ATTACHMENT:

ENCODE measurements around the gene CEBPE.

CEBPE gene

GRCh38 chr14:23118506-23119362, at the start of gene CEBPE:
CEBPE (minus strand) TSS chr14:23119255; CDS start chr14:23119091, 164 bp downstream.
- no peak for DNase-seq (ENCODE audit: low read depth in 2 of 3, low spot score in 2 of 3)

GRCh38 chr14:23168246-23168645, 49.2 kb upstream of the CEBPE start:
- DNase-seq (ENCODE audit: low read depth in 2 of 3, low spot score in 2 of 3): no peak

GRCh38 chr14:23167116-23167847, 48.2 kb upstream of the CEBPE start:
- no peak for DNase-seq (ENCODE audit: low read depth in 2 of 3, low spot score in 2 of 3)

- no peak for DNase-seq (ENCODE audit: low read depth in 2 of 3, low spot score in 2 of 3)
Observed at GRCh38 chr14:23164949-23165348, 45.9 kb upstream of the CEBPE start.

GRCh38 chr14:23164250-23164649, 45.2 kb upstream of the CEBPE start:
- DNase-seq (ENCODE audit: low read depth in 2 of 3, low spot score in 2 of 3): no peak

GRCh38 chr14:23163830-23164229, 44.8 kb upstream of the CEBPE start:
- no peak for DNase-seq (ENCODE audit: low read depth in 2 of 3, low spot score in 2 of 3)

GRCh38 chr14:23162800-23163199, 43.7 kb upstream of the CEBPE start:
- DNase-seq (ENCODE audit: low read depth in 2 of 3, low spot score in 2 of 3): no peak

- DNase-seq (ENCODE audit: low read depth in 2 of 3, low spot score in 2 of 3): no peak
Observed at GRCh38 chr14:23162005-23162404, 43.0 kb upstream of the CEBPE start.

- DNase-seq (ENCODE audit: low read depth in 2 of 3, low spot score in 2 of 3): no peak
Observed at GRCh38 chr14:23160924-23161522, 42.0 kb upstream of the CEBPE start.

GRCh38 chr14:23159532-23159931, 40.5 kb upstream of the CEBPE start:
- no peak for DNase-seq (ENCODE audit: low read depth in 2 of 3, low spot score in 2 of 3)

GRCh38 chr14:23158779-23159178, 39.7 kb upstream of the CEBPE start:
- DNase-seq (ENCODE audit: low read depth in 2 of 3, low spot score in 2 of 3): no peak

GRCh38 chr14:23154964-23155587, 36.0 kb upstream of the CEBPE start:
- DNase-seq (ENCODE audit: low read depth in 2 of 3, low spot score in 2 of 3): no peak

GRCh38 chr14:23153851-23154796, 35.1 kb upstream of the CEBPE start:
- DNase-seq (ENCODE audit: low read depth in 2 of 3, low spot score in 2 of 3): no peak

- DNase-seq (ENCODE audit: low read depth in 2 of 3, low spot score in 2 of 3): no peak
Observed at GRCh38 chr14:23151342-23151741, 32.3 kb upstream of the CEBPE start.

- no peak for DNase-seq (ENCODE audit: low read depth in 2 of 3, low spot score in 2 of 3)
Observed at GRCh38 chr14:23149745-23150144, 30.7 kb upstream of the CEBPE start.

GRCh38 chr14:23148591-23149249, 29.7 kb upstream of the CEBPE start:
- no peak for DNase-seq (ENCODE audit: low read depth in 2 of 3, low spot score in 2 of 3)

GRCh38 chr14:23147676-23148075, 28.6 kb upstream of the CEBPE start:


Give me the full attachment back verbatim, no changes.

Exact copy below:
ENCODE measurements around the gene CEBPE.

CEBPE gene

GRCh38 chr14:23118506-23119362, at the start of gene CEBPE:
CEBPE (minus strand) TSS chr14:23119255; CDS start chr14:23119091, 164 bp downstream.
- no peak for DNase-seq (ENCODE audit: low read depth in 2 of 3, low spot score in 2 of 3)

GRCh38 chr14:23168246-23168645, 49.2 kb upstream of the CEBPE start:
- DNase-seq (ENCODE audit: low read depth in 2 of 3, low spot score in 2 of 3): no peak

GRCh38 chr14:23167116-23167847, 48.2 kb upstream of the CEBPE start:
- no peak for DNase-seq (ENCODE audit: low read depth in 2 of 3, low spot score in 2 of 3)

- no peak for DNase-seq (ENCODE audit: low read depth in 2 of 3, low spot score in 2 of 3)
Observed at GRCh38 chr14:23164949-23165348, 45.9 kb upstream of the CEBPE start.

GRCh38 chr14:23164250-23164649, 45.2 kb upstream of the CEBPE start:
- DNase-seq (ENCODE audit: low read depth in 2 of 3, low spot score in 2 of 3): no peak

GRCh38 chr14:23163830-23164229, 44.8 kb upstream of the CEBPE start:
- no peak for DNase-seq (ENCODE audit: low read depth in 2 of 3, low spot score in 2 of 3)

GRCh38 chr14:23162800-23163199, 43.7 kb upstream of the CEBPE start:
- DNase-seq (ENCODE audit: low read depth in 2 of 3, low spot score in 2 of 3): no peak

- DNase-seq (ENCODE audit: low read depth in 2 of 3, low spot score in 2 of 3): no peak
Observed at GRCh38 chr14:23162005-23162404, 43.0 kb upstream of the CEBPE start.

- DNase-seq (ENCODE audit: low read depth in 2 of 3, low spot score in 2 of 3): no peak
Observed at GRCh38 chr14:23160924-23161522, 42.0 kb upstream of the CEBPE start.

GRCh38 chr14:23159532-23159931, 40.5 kb upstream of the CEBPE start:
- no peak for DNase-seq (ENCODE audit: low read depth in 2 of 3, low spot score in 2 of 3)

GRCh38 chr14:23158779-23159178, 39.7 kb upstream of the CEBPE start:
- DNase-seq (ENCODE audit: low read depth in 2 of 3, low spot score in 2 of 3): no peak

GRCh38 chr14:23154964-23155587, 36.0 kb upstream of the CEBPE start:
- DNase-seq (ENCODE audit: low read depth in 2 of 3, low spot score in 2 of 3): no peak

GRCh38 chr14:23153851-23154796, 35.1 kb upstream of the CEBPE start:
- DNase-seq (ENCODE audit: low read depth in 2 of 3, low spot score in 2 of 3): no peak

- DNase-seq (ENCODE audit: low read depth in 2 of 3, low spot score in 2 of 3): no peak
Observed at GRCh38 chr14:23151342-23151741, 32.3 kb upstream of the CEBPE start.

- no peak for DNase-seq (ENCODE audit: low read depth in 2 of 3, low spot score in 2 of 3)
Observed at GRCh38 chr14:23149745-23150144, 30.7 kb upstream of the CEBPE start.

GRCh38 chr14:23148591-23149249, 29.7 kb upstream of the CEBPE start:
- no peak for DNase-seq (ENCODE audit: low read depth in 2 of 3, low spot score in 2 of 3)

GRCh38 chr14:23147676-23148075, 28.6 kb upstream of the CEBPE start: